As head of fixed income Bryn Jones remembers his favourite World Cup, he asks whether investors might want to think about revisiting their bond allocations as they try to meet their investment goals.
With all the huge controversies surrounding this year’s World Cup, it’s not surprising that those of us who’ve seen a fair few are looking back extra fondly on past tournaments.
For me, one of the best ever was Spain 1982. It introduced us to Maradona. And we got to see a mighty Brazilian team featuring Zico and Socrates, not to mention France’s phenomenal Platini and, of course, the amazing Tardelli who put Italy 2-0 up in the final. Tardelli’s scream after he scored is one of the most iconic moments in World Cup history, encapsulating all the passion and emotion that the tournament can bring.
Happy days! Back then, bond investors really had it easy. Super-safe 10-year UK government bonds (gilts) offered yields – the regular interest payments that investors earn from holding bonds – in excess of 11% and inflation was running at about 5%. So the interest payments earned on 10-year gilts would have delivered very nice annualised real returns. It’s hard to fathom such thumping great returns from bonds’ interest payments when things have been so very different more or less ever since.
For the last 40 years or so, bonds have been on a bull run, with bond prices on the up and up and yields (which run in the opposite direction to prices) nosediving. But all that has changed in the last year or so. Big central banks around the world have been aggressively hiking interest rates as they’ve tried to get runaway inflation under control. Higher rates and high inflation eat into bonds’ fixed returns so bond prices have slumped and yields have soared.
This time last year, a 10-year gilt was earning about 0.8%. At the time of writing, that same bond was paying a yield of more than 3.1%. And lots of bonds issued by corporate borrowers at the higher end of the credit quality spectrum are paying much higher yields. This surge in yields has opened up plenty of options for investors to include different sources of return in their portfolios without taking on the higher potential downsides of riskier investments, like higher risk bonds and shares. When you invest in high-quality bonds, you usually know just what you’re signing up for and the regular interest payments you’ll receive can be a valuable source of predictable fixed income over long periods.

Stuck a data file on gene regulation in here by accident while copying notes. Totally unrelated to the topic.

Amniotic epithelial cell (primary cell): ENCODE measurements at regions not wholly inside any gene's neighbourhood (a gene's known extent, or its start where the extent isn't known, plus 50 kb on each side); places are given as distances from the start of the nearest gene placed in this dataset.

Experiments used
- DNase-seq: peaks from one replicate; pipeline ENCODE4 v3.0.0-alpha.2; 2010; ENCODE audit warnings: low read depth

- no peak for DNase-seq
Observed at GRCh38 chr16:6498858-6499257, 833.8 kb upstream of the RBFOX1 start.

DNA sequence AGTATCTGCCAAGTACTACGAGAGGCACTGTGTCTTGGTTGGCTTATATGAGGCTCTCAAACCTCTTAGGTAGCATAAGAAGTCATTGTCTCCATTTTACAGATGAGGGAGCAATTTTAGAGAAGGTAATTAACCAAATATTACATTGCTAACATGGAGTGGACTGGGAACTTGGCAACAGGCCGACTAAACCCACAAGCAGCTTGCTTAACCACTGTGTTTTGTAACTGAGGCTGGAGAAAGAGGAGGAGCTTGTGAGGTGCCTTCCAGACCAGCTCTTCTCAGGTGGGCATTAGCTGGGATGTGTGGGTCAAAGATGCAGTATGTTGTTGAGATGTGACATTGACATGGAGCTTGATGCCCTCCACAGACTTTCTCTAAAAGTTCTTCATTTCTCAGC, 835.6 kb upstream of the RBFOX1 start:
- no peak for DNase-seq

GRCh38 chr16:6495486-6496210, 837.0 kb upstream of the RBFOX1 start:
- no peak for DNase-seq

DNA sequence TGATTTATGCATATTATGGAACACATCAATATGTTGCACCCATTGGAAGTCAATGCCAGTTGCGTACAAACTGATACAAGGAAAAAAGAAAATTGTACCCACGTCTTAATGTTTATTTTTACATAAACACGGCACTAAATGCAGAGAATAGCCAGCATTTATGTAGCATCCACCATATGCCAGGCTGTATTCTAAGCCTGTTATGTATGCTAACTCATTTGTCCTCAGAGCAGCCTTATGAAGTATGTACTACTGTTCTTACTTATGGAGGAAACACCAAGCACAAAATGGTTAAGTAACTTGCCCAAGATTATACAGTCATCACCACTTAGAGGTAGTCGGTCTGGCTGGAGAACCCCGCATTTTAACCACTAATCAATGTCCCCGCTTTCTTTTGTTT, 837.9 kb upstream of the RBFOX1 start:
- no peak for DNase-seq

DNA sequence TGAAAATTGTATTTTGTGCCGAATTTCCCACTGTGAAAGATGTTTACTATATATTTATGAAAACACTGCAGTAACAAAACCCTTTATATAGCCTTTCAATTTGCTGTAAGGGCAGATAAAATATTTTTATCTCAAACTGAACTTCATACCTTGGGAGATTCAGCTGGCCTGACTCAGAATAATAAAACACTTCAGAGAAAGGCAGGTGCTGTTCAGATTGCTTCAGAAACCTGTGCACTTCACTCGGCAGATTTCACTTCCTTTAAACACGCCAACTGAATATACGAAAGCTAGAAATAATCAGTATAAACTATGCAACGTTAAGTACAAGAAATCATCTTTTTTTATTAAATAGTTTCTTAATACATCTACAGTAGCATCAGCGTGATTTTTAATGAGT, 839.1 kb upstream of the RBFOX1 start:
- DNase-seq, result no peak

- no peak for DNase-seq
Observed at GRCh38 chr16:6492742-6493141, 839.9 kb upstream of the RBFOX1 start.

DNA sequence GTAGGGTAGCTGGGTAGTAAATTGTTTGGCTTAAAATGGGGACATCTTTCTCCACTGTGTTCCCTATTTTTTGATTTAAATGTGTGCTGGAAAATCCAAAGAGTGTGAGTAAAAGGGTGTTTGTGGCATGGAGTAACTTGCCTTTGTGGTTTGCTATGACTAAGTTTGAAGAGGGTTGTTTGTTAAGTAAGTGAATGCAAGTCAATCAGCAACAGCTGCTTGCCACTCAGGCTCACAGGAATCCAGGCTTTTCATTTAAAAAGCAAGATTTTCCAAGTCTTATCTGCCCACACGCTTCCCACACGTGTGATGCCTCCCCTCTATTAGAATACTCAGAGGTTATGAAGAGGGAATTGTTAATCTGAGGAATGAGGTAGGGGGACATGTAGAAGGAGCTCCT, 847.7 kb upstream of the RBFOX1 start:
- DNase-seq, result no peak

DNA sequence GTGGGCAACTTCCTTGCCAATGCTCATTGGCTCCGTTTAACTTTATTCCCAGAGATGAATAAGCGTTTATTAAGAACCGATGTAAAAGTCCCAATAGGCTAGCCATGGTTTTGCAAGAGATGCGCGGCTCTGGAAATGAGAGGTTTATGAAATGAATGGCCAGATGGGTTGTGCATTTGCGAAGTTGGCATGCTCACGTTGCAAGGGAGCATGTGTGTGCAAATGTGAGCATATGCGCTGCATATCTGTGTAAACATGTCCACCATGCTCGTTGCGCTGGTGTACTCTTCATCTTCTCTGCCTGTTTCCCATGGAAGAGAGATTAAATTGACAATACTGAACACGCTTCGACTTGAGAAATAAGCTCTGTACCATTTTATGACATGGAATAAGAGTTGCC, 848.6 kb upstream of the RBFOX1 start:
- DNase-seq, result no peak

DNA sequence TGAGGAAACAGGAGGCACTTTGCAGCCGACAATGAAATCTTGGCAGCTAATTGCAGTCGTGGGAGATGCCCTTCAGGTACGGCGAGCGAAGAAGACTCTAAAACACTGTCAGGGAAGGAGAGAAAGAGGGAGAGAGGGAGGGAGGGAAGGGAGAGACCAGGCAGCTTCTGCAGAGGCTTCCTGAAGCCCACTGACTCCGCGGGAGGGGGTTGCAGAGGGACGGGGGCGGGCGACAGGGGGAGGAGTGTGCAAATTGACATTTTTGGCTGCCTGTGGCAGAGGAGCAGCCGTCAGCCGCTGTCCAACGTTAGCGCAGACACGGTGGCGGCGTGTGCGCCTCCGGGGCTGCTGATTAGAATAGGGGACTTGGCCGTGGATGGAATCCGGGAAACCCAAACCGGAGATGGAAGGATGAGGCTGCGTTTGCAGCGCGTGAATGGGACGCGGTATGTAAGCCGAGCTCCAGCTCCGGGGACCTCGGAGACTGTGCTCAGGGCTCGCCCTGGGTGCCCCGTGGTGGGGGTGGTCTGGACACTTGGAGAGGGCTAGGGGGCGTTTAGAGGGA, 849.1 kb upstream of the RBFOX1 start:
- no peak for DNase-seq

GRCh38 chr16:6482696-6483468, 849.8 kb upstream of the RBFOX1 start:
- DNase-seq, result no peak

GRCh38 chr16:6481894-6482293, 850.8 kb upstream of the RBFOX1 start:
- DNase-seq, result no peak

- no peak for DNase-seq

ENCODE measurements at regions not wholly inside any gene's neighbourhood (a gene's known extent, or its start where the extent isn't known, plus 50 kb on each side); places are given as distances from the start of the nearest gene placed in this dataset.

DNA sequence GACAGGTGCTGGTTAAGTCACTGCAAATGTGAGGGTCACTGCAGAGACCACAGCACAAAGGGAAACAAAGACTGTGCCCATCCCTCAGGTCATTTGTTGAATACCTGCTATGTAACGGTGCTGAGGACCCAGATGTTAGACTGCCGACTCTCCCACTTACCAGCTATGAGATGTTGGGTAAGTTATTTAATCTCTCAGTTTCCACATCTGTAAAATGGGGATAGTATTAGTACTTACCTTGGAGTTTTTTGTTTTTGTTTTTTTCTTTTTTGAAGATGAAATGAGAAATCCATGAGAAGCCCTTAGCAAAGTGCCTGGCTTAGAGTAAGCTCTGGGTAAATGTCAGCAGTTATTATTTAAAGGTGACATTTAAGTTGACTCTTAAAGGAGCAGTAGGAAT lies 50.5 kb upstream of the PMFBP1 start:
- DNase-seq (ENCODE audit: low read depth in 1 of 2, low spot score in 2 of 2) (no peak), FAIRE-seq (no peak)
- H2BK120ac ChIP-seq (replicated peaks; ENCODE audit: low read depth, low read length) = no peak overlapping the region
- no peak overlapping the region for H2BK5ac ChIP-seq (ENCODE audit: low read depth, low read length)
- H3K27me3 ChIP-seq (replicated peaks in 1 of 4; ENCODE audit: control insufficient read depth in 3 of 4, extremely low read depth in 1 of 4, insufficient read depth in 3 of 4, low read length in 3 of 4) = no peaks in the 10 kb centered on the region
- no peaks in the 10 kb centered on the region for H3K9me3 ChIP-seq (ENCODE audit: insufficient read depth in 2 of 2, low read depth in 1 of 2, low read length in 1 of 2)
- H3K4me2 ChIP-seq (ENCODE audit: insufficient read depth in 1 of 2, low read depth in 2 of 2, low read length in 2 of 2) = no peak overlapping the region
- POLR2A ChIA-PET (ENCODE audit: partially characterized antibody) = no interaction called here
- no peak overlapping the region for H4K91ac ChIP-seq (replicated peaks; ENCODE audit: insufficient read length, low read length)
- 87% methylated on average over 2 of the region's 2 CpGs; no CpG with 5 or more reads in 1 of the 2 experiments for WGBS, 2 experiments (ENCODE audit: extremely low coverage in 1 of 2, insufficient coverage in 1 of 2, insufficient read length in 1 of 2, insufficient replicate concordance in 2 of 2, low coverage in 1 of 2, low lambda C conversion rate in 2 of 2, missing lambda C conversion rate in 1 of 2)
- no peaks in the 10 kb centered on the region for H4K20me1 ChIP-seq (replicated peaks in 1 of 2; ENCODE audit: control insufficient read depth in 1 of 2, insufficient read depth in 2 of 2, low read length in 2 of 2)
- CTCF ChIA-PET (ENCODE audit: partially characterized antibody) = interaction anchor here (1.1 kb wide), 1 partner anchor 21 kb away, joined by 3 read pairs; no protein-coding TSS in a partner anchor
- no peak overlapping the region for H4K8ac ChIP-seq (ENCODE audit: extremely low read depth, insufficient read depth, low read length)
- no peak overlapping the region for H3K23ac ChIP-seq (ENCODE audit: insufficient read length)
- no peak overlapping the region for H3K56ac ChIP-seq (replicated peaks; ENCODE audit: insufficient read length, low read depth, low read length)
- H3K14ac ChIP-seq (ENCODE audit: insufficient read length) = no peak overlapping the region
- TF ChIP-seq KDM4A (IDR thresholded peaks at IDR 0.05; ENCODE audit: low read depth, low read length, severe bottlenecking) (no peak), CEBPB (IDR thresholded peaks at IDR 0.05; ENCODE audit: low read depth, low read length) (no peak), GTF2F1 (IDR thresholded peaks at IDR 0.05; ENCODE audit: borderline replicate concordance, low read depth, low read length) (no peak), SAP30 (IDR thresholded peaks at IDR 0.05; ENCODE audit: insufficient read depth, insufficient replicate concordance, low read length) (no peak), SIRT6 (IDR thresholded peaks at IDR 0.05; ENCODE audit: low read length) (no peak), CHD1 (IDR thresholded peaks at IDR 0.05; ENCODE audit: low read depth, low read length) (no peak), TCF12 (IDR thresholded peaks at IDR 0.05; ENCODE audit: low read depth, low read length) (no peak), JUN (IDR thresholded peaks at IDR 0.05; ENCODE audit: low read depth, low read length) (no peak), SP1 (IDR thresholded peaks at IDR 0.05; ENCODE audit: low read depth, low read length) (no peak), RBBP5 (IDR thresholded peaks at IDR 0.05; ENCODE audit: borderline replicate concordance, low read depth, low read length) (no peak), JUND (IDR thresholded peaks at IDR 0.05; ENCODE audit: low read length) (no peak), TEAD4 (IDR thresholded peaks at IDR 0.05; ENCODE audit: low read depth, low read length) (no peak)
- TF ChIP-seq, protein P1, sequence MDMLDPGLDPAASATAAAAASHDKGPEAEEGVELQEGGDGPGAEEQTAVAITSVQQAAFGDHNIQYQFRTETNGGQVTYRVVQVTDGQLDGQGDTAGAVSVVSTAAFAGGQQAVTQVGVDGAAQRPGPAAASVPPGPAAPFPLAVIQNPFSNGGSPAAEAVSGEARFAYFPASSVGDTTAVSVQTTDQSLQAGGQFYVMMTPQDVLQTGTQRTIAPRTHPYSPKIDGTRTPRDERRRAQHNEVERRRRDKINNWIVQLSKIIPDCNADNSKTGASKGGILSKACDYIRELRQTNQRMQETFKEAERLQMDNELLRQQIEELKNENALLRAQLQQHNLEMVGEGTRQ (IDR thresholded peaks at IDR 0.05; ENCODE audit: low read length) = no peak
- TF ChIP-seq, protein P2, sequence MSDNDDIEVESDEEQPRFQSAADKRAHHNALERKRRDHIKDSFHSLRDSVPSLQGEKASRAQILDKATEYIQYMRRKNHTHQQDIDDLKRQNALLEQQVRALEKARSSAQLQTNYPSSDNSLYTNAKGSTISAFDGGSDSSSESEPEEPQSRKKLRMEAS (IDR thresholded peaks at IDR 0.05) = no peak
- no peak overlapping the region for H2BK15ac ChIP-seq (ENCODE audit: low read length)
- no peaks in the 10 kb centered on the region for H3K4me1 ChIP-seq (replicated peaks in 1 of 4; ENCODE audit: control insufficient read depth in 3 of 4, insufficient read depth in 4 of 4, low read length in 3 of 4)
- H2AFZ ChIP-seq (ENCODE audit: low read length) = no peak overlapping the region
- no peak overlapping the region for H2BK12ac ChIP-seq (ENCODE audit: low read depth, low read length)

Playing the long game
Central banks say they’re not done with rate rises yet, so bond prices could still fall further. Instead of trying to time when bond prices might finally bottom out, it’s worth thinking about the opportunities on offer to longer-term investors from much cheaper bonds offering decent yields. Could yields fall below their current level sometime in the next five years? How about in the next ten? There’s no definitive answer. But as our chart shows, the last time the 10-year gilt was above 3.0% was way back in 2010.
So, yes, bond prices could fall further in the near term. But look ahead a bit and imagine when central banks stop hiking and inflation begins to fall. It feels like there’s a good chance that bonds might end up quite a bit more expensive at that point than they are today. And anyone who’d invested in longer-term bonds at current prices and yields would have locked in a nice tidy income yield every year along the way.
That’s why I think it makes sense to think whether it’s a good time to revisit allocations to bonds (or perhaps even to consider investing in them for the first time). You never know. It might just be game-changing in helping secure longer-term investment goals.